(AP) — U.S. stocks are ending little changed after a day of mixed signals on corporate earnings and the economy. The Standard & Poor's 500 index rose less than one point, or 0.05 percent, to close at 1,897.98 Thursday, barely topping a record set the day before. The other two major indexes fell. The Dow Jones industrial average slipped two points, or 0.02 percent, to 17,083.80. The Nasdaq eased one point, or 0.04 percent to 4,472.11. Facebook rose 5 percent and was among the top gainers in the S&P 500 after beating earnings expectations. The Dow was weighed down by Caterpillar, which fell 3 percent after the equipment maker's quarterly revenue fell short of forecasts. Homebuilder stocks slid Thursday after the government reported that new home sales sagged 8.1 percent last month.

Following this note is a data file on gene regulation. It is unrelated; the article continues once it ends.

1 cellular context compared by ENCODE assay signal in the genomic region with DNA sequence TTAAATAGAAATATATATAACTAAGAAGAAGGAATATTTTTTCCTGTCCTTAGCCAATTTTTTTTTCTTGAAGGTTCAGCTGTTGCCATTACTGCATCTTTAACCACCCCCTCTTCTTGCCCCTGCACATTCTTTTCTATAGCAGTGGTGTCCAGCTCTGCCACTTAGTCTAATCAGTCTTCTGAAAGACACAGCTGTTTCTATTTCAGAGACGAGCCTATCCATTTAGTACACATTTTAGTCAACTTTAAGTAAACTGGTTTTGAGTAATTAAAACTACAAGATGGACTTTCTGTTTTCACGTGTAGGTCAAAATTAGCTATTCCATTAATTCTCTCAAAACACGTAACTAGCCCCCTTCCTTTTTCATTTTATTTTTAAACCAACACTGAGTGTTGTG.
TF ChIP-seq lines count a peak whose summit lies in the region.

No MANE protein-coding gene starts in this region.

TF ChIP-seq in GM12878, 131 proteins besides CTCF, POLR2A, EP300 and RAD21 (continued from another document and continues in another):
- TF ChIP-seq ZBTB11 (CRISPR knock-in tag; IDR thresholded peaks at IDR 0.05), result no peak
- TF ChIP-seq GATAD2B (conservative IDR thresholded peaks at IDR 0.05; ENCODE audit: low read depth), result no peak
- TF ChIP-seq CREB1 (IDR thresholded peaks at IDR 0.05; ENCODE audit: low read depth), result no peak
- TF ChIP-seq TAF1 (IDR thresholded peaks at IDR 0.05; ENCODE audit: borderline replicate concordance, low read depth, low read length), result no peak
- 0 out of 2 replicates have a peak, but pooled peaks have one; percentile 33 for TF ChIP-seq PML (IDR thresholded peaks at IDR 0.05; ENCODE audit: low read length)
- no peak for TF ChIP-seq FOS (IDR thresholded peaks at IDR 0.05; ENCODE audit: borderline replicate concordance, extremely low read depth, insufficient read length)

Written on 07/24/2014, 1:24 pm by 
The Associated Press